We had prepared a second veggie patch site in late September and today created the beds and erected the fence. It is rather bigger than our first veggie patch, where I have already begun raising the usual. We cleared the ground for the second patch, taking out the top layer of weeds where there were thousands of worms hiding under the surface. Much of this went on the compost heap, the rest stayed in large turned clumps. On Sunday when the winds blew at over 120 kph, I attempted to lay newspaper, shouting furiously at Leo to keep them watered so they wouldn’t blow away, and then dumping bags of compost to spread over the top. While Elsa chased the empty bags over the paddock, Eug collected wheelbarrow loads of mulch from a Eucalyptus that had fallen on the fencing and across the road in Norms corner. Someone had cleared the road, leaving large limbs on the roadside, and a whole pile of mulched trunk and leaves. This was also spread over the veggie patch, with some more old horse manure from the shed. On top of this I laid sugar cane mulch, watering to keep it from blowing away.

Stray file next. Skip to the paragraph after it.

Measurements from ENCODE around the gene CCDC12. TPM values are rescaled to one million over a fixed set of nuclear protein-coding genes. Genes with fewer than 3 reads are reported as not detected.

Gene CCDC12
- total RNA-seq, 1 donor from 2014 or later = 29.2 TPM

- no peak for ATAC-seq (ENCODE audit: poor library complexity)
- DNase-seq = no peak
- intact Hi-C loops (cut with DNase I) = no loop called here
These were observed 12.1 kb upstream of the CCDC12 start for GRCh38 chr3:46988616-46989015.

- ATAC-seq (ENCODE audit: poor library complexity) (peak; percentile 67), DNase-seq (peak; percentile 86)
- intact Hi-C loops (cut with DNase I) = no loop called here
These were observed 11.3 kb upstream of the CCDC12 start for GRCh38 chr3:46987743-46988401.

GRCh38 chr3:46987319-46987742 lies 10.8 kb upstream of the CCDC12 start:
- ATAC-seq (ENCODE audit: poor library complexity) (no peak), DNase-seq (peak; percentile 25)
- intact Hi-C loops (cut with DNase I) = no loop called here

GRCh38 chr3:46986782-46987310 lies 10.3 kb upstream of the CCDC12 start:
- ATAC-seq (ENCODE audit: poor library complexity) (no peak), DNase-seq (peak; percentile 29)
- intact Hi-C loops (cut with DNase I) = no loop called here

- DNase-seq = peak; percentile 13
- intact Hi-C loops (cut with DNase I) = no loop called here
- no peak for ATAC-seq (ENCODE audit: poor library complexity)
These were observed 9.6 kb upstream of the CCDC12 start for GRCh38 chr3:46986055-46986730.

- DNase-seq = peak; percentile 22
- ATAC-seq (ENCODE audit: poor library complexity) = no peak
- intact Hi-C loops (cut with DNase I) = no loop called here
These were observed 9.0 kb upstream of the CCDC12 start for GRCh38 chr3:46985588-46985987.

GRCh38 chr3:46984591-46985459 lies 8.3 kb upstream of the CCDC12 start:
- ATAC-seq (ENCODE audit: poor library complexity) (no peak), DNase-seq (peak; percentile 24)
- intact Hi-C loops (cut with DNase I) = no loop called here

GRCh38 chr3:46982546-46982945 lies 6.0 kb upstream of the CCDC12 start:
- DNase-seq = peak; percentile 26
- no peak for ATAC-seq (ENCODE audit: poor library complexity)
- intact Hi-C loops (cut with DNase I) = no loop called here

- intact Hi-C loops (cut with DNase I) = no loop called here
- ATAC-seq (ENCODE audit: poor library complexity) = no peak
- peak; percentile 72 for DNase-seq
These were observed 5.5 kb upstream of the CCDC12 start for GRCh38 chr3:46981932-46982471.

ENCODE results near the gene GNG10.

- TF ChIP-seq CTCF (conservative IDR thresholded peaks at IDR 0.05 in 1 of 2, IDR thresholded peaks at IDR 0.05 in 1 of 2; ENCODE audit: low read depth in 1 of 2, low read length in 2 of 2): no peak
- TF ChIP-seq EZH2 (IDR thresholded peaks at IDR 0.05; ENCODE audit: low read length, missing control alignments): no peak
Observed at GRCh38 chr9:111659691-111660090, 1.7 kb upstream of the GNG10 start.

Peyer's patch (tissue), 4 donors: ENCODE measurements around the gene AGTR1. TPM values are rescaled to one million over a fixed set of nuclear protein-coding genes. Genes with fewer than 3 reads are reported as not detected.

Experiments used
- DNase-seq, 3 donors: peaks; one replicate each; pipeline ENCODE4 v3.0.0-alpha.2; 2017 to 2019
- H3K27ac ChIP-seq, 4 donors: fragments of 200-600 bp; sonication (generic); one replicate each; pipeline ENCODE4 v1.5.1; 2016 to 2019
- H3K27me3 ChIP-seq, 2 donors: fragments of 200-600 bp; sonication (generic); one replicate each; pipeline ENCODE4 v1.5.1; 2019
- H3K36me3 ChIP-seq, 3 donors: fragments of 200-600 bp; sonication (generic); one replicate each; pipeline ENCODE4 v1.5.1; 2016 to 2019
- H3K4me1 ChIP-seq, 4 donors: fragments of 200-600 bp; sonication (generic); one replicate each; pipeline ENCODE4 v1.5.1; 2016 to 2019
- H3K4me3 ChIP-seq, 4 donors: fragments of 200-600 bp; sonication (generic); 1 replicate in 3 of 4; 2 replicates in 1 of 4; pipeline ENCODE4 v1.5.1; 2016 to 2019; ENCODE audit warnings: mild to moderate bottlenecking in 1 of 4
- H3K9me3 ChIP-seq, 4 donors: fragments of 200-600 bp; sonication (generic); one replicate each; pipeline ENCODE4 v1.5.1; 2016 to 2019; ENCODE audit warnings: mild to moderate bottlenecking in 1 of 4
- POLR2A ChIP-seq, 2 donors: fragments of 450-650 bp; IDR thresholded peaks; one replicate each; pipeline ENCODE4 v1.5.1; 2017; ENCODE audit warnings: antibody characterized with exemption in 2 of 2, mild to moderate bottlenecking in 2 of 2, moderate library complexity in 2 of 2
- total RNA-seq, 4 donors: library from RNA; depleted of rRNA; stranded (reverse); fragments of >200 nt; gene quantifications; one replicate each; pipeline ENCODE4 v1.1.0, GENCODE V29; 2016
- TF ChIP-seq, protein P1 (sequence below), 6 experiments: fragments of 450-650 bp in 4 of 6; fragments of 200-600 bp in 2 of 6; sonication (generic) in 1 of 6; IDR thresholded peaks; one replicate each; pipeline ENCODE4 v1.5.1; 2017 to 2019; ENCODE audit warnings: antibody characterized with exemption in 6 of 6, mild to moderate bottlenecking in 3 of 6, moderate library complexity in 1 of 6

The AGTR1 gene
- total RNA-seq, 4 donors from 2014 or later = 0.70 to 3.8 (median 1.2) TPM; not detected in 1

In these new beds I planted corn, fennel (most likely in the wrong season!), beetroot and pumpkin. The girls planted rows of flower seeds, and I some sweet alyssum seedlings I had raised in the greenhouse at home. We found more wooden planks in the shed to surround two of the beds.
In the first veggie patch during September I have sown tomatoes, radish, beetroot and zucchini after preparing the soil. It has been rather cold, so there has not been much growth to date and I fear I have planted too early.
Also during September I composted and mulched all the fruit and ornamental trees, except the silver birches on the western boundary. I used chook manure pellets, and am worried I went overboard with the amount I used. I then mulched with sugar cane mulch and waited for the rain. We received an enormous amount of rain – 178mm, way over the average of about 72mm for September.
Winds had ripped a piece of corrugated iron off the roof of the shed, and while the whole shed looks quite precarious with rotten beams holding up the whole structure, the hole in the roof has provided some welcome light. I am investigating whether it is worth saving the shed as a piece of history, reinforcing the beams and rebuilding the roof and guttering. Unfortunately it may not be worth the effort or money. I also investigated the pricing of a new fence for at least the southern, western and northern boundaries with a couple of gates thrown in. It will come to about $5000 with a land survey thrown in.
Work on the landscaping of the frog pond has halted with Spring upon us and higher priorities. Blackberries also threaten to take over again, so once the veggies are established (I have room for some herbs, rhubarb, silver beet) I will turn my attention to getting rid of the ugly piles of sticks and getting the northern boundary under control. And of course, the grass will need mowing in later November once the growth period slows down and it starts to dry out.